Cybersecurity is the practice of defending computers, servers, mobile devices, electronic and operational systems, networks and data from cyber attacks. The term applies in a variety of contexts, from business to mobile computing and can be divided into the following categories: application security, network security, information assurance and security management, data security, and disaster recovery.
It’s important to realize that cybersecurity cannot be guaranteed, but a timely and appropriate reaction can so it’s important to be prepared for what-if scenarios. Also, cybersecurity is also not a problem to be solved – it’s an ongoing risk to be managed. Just like a person’s immune system, a reliable cybersecurity system is the ability to detect problems and sound the alarm, solve the problem, and then recover and remember.
In cybersecurity, it’s simply not a question of what could go wrong today but, rather, what if such things happen tomorrow. It’s also no longer a question of if a company will be attacked but more a question of when an attack is waged – and what that company is going to do about it.
The human immune system offers a helpful analogy for the new required approach. When a germ breaches the body’s natural barriers, the immune system mounts a three-step defense: Sound the alarm, solve the problem, then recover and remember.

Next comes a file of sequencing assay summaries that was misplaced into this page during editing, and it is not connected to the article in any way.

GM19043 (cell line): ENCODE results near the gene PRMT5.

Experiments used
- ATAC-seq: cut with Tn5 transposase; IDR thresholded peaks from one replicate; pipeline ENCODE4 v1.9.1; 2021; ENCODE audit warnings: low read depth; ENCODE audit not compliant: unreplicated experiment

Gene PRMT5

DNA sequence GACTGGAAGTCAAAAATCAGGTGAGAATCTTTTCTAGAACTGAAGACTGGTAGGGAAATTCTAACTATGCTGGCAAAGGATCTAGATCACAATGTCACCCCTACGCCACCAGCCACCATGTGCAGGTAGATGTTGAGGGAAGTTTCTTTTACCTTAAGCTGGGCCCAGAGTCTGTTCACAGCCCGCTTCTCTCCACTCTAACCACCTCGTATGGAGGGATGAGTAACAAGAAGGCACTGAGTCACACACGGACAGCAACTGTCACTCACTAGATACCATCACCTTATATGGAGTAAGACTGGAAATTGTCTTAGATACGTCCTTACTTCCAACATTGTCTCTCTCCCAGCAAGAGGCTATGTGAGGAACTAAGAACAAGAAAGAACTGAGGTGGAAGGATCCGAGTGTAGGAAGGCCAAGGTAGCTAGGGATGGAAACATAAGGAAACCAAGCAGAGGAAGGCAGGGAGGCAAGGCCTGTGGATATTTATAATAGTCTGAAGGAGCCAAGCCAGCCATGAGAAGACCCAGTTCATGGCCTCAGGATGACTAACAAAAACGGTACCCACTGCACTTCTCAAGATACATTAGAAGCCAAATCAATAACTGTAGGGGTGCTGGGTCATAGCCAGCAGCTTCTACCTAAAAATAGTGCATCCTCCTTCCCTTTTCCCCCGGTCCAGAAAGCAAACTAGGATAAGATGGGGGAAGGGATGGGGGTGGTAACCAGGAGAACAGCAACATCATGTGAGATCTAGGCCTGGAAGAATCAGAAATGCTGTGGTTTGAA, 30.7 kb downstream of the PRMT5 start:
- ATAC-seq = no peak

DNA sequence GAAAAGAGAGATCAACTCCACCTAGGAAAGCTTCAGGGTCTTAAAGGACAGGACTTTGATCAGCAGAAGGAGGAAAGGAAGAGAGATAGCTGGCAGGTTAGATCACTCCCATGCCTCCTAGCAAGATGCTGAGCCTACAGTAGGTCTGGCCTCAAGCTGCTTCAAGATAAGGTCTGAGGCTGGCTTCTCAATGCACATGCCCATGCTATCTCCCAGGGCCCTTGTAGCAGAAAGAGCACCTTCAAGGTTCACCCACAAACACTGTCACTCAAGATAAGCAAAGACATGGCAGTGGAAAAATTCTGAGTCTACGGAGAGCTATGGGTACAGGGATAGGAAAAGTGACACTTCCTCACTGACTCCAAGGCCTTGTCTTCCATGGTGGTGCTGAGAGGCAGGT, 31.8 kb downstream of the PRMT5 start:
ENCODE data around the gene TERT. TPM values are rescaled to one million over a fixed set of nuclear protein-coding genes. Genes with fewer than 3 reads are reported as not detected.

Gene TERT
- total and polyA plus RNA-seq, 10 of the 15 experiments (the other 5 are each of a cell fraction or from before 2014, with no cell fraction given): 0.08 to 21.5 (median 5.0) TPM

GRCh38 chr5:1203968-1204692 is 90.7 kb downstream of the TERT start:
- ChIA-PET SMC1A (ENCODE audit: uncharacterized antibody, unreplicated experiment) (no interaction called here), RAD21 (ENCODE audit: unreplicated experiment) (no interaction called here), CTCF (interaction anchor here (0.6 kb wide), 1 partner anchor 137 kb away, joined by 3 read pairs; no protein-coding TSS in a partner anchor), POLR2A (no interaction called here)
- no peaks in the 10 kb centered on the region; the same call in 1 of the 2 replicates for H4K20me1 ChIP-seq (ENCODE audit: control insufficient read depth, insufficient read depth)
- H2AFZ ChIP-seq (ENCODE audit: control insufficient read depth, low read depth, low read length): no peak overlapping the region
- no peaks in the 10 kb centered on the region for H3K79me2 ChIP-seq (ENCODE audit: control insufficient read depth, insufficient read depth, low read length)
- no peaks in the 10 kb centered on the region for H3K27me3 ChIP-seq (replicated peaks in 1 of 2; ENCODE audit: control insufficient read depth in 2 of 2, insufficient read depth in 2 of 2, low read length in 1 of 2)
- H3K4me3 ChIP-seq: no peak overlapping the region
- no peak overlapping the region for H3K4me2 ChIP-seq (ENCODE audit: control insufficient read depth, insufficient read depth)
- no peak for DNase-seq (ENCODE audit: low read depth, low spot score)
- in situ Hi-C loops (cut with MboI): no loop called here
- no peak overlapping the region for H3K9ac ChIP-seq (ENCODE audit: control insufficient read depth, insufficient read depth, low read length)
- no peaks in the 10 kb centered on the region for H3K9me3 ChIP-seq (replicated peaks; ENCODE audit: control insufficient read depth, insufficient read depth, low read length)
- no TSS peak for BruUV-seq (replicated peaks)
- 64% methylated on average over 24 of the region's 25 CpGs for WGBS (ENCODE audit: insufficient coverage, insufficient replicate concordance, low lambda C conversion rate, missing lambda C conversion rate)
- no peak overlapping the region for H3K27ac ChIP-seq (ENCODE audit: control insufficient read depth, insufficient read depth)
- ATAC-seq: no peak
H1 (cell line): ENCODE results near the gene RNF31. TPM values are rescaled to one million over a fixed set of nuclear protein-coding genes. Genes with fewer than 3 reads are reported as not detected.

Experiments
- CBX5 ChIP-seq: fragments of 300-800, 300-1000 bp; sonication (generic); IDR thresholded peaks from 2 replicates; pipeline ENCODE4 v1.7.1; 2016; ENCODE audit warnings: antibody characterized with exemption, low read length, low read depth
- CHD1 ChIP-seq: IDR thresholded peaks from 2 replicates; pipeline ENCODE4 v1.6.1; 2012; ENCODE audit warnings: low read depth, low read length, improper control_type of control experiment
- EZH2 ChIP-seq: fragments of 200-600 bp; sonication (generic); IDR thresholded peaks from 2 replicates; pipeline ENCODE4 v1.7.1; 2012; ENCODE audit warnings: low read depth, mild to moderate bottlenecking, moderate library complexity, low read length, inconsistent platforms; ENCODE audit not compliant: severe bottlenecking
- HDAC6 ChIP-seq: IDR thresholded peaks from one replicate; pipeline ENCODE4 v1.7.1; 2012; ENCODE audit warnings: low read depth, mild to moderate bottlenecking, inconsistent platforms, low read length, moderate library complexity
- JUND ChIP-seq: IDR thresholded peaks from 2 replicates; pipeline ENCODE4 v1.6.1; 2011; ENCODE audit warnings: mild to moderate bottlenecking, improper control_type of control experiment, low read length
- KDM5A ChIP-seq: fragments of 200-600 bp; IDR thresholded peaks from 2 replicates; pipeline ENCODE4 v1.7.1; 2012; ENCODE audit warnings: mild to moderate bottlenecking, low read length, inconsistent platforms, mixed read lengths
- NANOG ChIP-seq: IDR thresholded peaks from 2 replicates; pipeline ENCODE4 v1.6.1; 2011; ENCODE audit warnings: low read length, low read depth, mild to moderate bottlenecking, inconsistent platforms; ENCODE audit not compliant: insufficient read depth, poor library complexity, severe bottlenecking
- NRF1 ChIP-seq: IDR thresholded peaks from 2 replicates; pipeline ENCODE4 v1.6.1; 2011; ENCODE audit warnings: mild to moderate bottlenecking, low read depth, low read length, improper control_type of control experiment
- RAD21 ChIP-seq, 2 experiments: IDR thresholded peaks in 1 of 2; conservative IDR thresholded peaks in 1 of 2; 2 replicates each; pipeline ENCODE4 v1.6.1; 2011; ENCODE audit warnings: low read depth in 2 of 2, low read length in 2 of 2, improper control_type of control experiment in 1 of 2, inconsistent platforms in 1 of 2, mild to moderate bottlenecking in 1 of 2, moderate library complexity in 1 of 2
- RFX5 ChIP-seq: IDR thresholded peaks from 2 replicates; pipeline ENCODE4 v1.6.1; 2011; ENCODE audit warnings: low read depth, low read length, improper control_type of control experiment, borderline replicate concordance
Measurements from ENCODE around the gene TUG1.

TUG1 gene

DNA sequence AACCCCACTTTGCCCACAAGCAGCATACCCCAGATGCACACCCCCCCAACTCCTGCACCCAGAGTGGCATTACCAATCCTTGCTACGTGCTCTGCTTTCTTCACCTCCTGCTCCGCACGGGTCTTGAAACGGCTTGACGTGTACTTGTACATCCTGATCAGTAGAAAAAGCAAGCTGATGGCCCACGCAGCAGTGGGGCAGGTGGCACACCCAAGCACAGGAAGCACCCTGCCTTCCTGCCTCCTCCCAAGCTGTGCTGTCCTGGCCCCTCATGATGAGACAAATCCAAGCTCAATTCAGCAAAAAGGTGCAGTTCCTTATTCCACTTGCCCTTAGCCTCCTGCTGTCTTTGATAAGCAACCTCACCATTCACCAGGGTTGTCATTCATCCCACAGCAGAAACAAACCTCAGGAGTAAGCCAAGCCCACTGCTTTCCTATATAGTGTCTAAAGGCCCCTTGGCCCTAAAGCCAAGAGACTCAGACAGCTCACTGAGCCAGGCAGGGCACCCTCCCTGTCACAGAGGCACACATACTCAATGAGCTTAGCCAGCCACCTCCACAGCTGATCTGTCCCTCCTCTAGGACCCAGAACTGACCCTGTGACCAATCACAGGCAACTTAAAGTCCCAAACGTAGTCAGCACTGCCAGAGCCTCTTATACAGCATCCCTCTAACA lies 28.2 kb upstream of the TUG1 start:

The first defenders on the scene are the white blood cells, which constantly circulate throughout the body, much like police on patrol. Next, specialized white blood cells (lymphocytes) engage in a two- pronged attack, one directed at infected cells and the other at hostile microbes roaming through the blood. Finally, once the invaders and the compromised cells have been destroyed, the immune system’s soldiers return to their bases, leaving a smaller number of seasoned veterans to attack if the invader returns.
The effectiveness of a cybersecurity defense, like that of the immune system, depends largely on smart network surveillance, early warning indicators, multiple layers of defense, and learning from past events are all critical components of true cyber resilience. When things go wrong, whether in a major or minor way, the ability to quickly identify and respond to a problem will determine the company’s ultimate recovery.